I recently tried a little multi-tasking. Check out this video to discover what two activities don’t mix! You’ll enjoy the story!
Soap Projects on FaveCrafts.com:
I share some of my silly knowledge today! I love loofahs! And I do a little show and tell with some loofah soap I made. You can find the instructions to my Scrub & Buff Loofah soap by clicking here.
Do you enjoy making soaps? Here’s more good clean fun!
Banana Soap You’ll go ape for this one!
Brie Soap This is so much fun!
Decorative Butterfly Soap Perfect for Spring!
Have you noticed this trend in making your own cleaning products at home? When my friend developed a skin condition, she too threw away every harsh-chemical-based cleaner and scrubber in her house. Her hands reaped the benefits. Containing fewer ingredients such as that miracle helper vinegar, homemade cleaning products are cheaper, often as effective and generally better for the environment (especially since you are not purchasing new plastic bottles every month).
While I often do use baking soda, vinegar and lemon to clean around the house, I am much more interested in homemade soap. It follows to me that a general revival in DIY home products would extend to soap. Unfortunately, I’ve found that inquiries regarding the availability of lye, the essential ingredient of soap, at your local hardware stores and supermarkets incur a great deal of suspicion. “Been watching too much Fight Club?” Not recently.
Evidently, supermarkets stopped carrying the major lye product, Red Devil, three years ago. Some hardware stores still carry Roebic Crystal Drain Opener, which is actually 100% lye, but they probably aren’t aware. Online soapmaking sources such as Lehman’s and Camden-Grey do sell lye, but you generally have to buy in high quantities. In addition, you have extra charges for shipping the hazardous materials and many companies require a signed “Hazmat Waiver Form.” Pretty intense stuff right?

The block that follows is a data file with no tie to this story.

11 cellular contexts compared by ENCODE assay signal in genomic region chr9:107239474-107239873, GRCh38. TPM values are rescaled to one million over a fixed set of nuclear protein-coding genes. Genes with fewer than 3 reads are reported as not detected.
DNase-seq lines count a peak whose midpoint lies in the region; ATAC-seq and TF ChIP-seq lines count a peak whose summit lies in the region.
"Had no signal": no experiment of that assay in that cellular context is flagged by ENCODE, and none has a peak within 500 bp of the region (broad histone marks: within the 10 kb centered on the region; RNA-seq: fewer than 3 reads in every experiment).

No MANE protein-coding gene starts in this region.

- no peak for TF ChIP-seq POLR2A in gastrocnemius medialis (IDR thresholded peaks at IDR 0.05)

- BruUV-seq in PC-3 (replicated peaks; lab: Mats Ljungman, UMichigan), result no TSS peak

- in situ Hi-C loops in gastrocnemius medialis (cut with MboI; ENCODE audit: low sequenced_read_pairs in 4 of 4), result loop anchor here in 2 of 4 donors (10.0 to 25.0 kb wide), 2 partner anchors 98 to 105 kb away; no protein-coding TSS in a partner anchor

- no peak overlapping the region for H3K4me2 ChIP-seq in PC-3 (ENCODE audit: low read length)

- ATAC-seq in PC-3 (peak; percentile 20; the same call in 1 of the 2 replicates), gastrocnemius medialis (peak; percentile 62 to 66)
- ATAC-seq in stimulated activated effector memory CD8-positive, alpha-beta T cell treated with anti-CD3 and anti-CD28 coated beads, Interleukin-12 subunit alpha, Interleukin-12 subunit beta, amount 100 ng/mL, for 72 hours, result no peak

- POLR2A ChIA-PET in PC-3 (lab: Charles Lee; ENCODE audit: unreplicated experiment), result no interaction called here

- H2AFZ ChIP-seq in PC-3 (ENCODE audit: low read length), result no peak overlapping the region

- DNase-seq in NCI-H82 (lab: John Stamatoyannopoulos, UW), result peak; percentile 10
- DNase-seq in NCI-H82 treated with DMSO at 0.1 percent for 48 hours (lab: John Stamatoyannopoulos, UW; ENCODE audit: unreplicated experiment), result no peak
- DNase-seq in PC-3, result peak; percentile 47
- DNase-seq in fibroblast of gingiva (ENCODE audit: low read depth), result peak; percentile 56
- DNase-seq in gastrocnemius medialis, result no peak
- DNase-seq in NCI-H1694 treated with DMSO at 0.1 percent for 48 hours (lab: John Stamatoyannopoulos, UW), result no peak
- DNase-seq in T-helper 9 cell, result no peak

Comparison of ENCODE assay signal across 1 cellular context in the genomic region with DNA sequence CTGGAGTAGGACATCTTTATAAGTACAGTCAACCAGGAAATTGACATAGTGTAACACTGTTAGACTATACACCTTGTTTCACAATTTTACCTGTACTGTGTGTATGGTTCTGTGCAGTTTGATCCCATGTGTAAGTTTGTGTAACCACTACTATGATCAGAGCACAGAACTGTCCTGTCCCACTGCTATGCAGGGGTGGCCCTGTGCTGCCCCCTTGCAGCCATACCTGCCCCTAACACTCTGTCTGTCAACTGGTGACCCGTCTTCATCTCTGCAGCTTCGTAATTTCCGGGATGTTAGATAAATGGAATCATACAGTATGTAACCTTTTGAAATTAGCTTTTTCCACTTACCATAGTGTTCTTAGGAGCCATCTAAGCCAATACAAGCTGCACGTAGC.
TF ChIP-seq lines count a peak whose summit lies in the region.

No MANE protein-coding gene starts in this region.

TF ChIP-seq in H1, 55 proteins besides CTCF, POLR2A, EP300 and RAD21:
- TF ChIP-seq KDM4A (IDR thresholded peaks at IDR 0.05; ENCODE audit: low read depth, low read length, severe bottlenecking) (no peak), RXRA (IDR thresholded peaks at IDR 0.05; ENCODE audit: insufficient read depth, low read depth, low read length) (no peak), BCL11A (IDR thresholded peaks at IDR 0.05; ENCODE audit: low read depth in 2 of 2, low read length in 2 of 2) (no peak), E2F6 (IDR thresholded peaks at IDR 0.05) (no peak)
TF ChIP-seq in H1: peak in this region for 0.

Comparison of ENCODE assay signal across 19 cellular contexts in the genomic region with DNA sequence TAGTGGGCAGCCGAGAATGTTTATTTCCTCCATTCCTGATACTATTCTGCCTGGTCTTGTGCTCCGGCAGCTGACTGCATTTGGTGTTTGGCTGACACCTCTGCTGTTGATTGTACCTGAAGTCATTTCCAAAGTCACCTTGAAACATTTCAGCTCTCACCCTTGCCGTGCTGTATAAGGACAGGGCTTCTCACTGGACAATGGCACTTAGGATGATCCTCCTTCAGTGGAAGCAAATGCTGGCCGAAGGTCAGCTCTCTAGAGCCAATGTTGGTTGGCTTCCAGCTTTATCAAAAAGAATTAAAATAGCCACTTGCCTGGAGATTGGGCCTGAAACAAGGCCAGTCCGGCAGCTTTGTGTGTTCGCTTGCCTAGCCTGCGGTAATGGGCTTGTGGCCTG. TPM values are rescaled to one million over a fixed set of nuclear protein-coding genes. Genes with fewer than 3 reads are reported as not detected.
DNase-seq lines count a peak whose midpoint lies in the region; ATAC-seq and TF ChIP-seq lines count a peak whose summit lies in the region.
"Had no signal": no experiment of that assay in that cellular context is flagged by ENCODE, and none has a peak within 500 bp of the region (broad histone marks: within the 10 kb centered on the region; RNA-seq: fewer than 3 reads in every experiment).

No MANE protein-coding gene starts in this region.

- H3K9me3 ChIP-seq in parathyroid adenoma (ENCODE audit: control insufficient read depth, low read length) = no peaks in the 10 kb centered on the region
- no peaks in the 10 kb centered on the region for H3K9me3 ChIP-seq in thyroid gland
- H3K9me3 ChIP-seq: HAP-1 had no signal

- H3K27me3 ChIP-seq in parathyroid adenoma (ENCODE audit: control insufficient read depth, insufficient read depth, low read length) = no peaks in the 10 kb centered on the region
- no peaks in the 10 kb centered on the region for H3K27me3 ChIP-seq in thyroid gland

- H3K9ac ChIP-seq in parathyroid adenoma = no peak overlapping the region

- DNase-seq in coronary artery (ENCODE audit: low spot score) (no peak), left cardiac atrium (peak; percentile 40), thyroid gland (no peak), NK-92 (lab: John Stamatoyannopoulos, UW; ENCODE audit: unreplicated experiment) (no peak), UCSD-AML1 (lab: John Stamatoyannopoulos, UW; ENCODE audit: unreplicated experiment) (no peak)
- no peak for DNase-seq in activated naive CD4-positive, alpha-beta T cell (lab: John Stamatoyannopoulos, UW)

Of course, these companies are right to be cautious. Lye is indeed a dangerous substance. You cannot handle lye without protective gloves and goggles, and it should never, ever be kept in a house with young children. In the process of making soap, lye must be added slowly to cold water. A chemical reaction heats everything up quickly. This mixture is then mixed with fat, classically olive oil to make soap.
If you find this all a bit daunting, as I certainly did at first, check out this shortcut for adding homemade touches to cheap, plain store-bought soap. Also, check out this great video for making soap in your crock-pot. (You’d want to buy a desperate basin for making soap and never, ever cook in the same basin after.)